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Simulated driving changes in young adults with ADHD receiving mixed amphetamine salts extended relea

Simulated driving changes in young adults with ADHD receiving mixed amphetamine salts extended relea

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    Kay GG, Michaels MA, Pakull B. Journal of Attention Disorders. Jan 2009;12(4):316-329.
    DOI: 10.1177/1087054708322986

    Background: Psychostimulant treatment may improve simulated driving performance in young adults with attention-deficit/hyperactivity disorder (ADHD).

    Method: This was a randomized, double-blind, placebo-controlled, crossover study of simulated driving performance with mixed amphetamine salts-extended release (MAS XR) 50 mg/day (Cohort 1) and atomoxetine 80 mg/day (Cohort 2) in young adults with ADHD.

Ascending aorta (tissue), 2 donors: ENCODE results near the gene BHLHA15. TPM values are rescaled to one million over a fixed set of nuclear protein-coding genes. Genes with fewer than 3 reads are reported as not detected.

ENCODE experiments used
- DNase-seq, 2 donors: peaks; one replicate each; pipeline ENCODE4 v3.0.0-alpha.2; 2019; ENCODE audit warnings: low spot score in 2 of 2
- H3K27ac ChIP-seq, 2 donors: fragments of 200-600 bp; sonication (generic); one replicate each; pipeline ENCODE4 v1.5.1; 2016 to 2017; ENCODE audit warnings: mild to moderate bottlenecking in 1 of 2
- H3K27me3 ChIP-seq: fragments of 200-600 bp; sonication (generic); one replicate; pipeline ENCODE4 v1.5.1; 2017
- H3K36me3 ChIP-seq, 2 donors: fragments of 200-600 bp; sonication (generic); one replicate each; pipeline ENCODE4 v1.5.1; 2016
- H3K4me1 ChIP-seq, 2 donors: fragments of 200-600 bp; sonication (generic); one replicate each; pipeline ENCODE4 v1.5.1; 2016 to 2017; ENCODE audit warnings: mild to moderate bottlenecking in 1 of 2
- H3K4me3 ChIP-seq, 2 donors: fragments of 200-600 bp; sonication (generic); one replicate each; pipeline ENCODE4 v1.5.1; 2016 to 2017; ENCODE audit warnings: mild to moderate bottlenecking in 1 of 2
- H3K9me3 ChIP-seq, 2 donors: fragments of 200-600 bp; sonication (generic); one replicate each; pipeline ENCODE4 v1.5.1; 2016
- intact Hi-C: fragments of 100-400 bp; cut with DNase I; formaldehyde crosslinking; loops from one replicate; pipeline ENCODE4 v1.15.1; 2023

Results: Adults aged 19 to 25 years with AD/HD (N = 19) who were administered MAS XR significantly improved overall simulated driving performance versus placebo up to 12 hours after dosing. In contrast, there were no statistically significant differences in simulated-driving-performance scores between atomoxetine and placebo. At endpoint, MAS XR reduced ADHD Rating Scale scores > or = 30% in 80% of subjects, whereas atomoxetine achieved this level of improvement for 40%. Limitations: Small sample size and use of simulated driving may limit generalizability of the findings.

    Conclusion: MAS XR in young adults with ADHD yields significant improvements in simulated driving performance and ADHD symptoms.